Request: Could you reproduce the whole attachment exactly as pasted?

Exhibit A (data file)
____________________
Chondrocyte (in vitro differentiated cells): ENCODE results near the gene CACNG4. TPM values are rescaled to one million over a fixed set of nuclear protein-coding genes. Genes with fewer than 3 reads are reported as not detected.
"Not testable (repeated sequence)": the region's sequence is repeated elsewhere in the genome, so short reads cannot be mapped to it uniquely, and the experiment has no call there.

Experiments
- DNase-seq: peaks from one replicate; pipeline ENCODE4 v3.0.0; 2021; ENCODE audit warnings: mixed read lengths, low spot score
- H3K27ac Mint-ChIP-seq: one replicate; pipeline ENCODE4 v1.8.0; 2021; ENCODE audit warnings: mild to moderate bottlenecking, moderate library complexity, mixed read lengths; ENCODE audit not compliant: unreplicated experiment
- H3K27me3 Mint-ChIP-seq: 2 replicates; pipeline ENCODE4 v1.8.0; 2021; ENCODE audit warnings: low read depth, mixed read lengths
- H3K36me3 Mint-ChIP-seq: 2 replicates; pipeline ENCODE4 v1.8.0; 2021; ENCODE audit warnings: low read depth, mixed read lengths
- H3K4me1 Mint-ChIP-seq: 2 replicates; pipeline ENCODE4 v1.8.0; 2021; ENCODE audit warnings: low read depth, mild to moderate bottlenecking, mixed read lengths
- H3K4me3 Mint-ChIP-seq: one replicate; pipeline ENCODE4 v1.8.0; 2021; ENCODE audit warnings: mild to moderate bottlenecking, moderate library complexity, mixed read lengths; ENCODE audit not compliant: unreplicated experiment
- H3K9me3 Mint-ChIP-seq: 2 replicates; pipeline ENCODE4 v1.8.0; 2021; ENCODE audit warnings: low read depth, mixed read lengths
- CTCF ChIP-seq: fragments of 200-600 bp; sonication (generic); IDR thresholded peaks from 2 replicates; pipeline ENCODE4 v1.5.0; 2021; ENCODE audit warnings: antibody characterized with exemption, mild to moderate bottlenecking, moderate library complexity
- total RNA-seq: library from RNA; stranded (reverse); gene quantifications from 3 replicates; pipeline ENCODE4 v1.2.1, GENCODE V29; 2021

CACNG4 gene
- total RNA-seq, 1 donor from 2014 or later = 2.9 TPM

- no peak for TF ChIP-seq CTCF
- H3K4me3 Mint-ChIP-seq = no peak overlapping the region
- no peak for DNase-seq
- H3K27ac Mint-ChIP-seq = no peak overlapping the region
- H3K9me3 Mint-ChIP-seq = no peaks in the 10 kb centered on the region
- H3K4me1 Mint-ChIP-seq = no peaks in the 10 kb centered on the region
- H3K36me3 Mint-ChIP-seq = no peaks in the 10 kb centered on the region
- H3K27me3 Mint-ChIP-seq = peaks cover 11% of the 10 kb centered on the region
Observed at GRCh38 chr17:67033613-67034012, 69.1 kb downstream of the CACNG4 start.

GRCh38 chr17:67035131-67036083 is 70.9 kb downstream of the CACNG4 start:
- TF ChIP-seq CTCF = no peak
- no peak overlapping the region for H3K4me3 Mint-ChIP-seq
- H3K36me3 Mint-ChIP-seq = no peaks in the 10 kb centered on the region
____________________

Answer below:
Chondrocyte (in vitro differentiated cells): ENCODE results near the gene CACNG4. TPM values are rescaled to one million over a fixed set of nuclear protein-coding genes. Genes with fewer than 3 reads are reported as not detected.
"Not testable (repeated sequence)": the region's sequence is repeated elsewhere in the genome, so short reads cannot be mapped to it uniquely, and the experiment has no call there.

Experiments
- DNase-seq: peaks from one replicate; pipeline ENCODE4 v3.0.0; 2021; ENCODE audit warnings: mixed read lengths, low spot score
- H3K27ac Mint-ChIP-seq: one replicate; pipeline ENCODE4 v1.8.0; 2021; ENCODE audit warnings: mild to moderate bottlenecking, moderate library complexity, mixed read lengths; ENCODE audit not compliant: unreplicated experiment
- H3K27me3 Mint-ChIP-seq: 2 replicates; pipeline ENCODE4 v1.8.0; 2021; ENCODE audit warnings: low read depth, mixed read lengths
- H3K36me3 Mint-ChIP-seq: 2 replicates; pipeline ENCODE4 v1.8.0; 2021; ENCODE audit warnings: low read depth, mixed read lengths
- H3K4me1 Mint-ChIP-seq: 2 replicates; pipeline ENCODE4 v1.8.0; 2021; ENCODE audit warnings: low read depth, mild to moderate bottlenecking, mixed read lengths
- H3K4me3 Mint-ChIP-seq: one replicate; pipeline ENCODE4 v1.8.0; 2021; ENCODE audit warnings: mild to moderate bottlenecking, moderate library complexity, mixed read lengths; ENCODE audit not compliant: unreplicated experiment
- H3K9me3 Mint-ChIP-seq: 2 replicates; pipeline ENCODE4 v1.8.0; 2021; ENCODE audit warnings: low read depth, mixed read lengths
- CTCF ChIP-seq: fragments of 200-600 bp; sonication (generic); IDR thresholded peaks from 2 replicates; pipeline ENCODE4 v1.5.0; 2021; ENCODE audit warnings: antibody characterized with exemption, mild to moderate bottlenecking, moderate library complexity
- total RNA-seq: library from RNA; stranded (reverse); gene quantifications from 3 replicates; pipeline ENCODE4 v1.2.1, GENCODE V29; 2021

CACNG4 gene
- total RNA-seq, 1 donor from 2014 or later = 2.9 TPM

- no peak for TF ChIP-seq CTCF
- H3K4me3 Mint-ChIP-seq = no peak overlapping the region
- no peak for DNase-seq
- H3K27ac Mint-ChIP-seq = no peak overlapping the region
- H3K9me3 Mint-ChIP-seq = no peaks in the 10 kb centered on the region
- H3K4me1 Mint-ChIP-seq = no peaks in the 10 kb centered on the region
- H3K36me3 Mint-ChIP-seq = no peaks in the 10 kb centered on the region
- H3K27me3 Mint-ChIP-seq = peaks cover 11% of the 10 kb centered on the region
Observed at GRCh38 chr17:67033613-67034012, 69.1 kb downstream of the CACNG4 start.

GRCh38 chr17:67035131-67036083 is 70.9 kb downstream of the CACNG4 start:
- TF ChIP-seq CTCF = no peak
- no peak overlapping the region for H3K4me3 Mint-ChIP-seq
- H3K36me3 Mint-ChIP-seq = no peaks in the 10 kb centered on the region